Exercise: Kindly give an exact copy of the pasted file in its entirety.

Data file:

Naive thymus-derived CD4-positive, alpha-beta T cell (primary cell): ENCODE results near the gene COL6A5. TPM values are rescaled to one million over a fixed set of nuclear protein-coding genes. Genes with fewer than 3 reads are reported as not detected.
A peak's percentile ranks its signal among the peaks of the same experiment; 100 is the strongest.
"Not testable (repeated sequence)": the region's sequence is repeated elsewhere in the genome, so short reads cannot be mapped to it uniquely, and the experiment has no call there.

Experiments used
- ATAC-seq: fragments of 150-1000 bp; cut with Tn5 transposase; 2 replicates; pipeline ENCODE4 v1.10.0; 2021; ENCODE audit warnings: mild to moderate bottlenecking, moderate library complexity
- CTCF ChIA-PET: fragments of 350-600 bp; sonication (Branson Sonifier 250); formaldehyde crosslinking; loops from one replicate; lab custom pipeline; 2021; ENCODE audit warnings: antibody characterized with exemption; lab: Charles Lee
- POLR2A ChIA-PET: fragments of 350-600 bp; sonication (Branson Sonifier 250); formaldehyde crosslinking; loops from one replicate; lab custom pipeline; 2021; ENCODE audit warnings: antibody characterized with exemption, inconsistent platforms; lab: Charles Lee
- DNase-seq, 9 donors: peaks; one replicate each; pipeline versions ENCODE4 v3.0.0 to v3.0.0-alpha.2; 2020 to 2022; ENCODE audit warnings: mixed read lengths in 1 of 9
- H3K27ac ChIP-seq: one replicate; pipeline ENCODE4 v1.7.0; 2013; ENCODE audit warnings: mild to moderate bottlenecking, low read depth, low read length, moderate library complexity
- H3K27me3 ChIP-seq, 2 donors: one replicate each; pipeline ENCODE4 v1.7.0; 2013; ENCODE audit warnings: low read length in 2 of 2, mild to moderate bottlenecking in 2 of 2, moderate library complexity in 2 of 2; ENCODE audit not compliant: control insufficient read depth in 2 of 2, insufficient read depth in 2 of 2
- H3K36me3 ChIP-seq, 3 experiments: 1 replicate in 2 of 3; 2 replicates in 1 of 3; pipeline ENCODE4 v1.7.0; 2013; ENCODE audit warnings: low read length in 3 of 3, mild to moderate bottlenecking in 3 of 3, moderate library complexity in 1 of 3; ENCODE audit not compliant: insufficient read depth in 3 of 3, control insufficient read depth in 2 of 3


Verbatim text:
Naive thymus-derived CD4-positive, alpha-beta T cell (primary cell): ENCODE results near the gene COL6A5. TPM values are rescaled to one million over a fixed set of nuclear protein-coding genes. Genes with fewer than 3 reads are reported as not detected.
A peak's percentile ranks its signal among the peaks of the same experiment; 100 is the strongest.
"Not testable (repeated sequence)": the region's sequence is repeated elsewhere in the genome, so short reads cannot be mapped to it uniquely, and the experiment has no call there.

Experiments used
- ATAC-seq: fragments of 150-1000 bp; cut with Tn5 transposase; 2 replicates; pipeline ENCODE4 v1.10.0; 2021; ENCODE audit warnings: mild to moderate bottlenecking, moderate library complexity
- CTCF ChIA-PET: fragments of 350-600 bp; sonication (Branson Sonifier 250); formaldehyde crosslinking; loops from one replicate; lab custom pipeline; 2021; ENCODE audit warnings: antibody characterized with exemption; lab: Charles Lee
- POLR2A ChIA-PET: fragments of 350-600 bp; sonication (Branson Sonifier 250); formaldehyde crosslinking; loops from one replicate; lab custom pipeline; 2021; ENCODE audit warnings: antibody characterized with exemption, inconsistent platforms; lab: Charles Lee
- DNase-seq, 9 donors: peaks; one replicate each; pipeline versions ENCODE4 v3.0.0 to v3.0.0-alpha.2; 2020 to 2022; ENCODE audit warnings: mixed read lengths in 1 of 9
- H3K27ac ChIP-seq: one replicate; pipeline ENCODE4 v1.7.0; 2013; ENCODE audit warnings: mild to moderate bottlenecking, low read depth, low read length, moderate library complexity
- H3K27me3 ChIP-seq, 2 donors: one replicate each; pipeline ENCODE4 v1.7.0; 2013; ENCODE audit warnings: low read length in 2 of 2, mild to moderate bottlenecking in 2 of 2, moderate library complexity in 2 of 2; ENCODE audit not compliant: control insufficient read depth in 2 of 2, insufficient read depth in 2 of 2
- H3K36me3 ChIP-seq, 3 experiments: 1 replicate in 2 of 3; 2 replicates in 1 of 3; pipeline ENCODE4 v1.7.0; 2013; ENCODE audit warnings: low read length in 3 of 3, mild to moderate bottlenecking in 3 of 3, moderate library complexity in 1 of 3; ENCODE audit not compliant: insufficient read depth in 3 of 3, control insufficient read depth in 2 of 3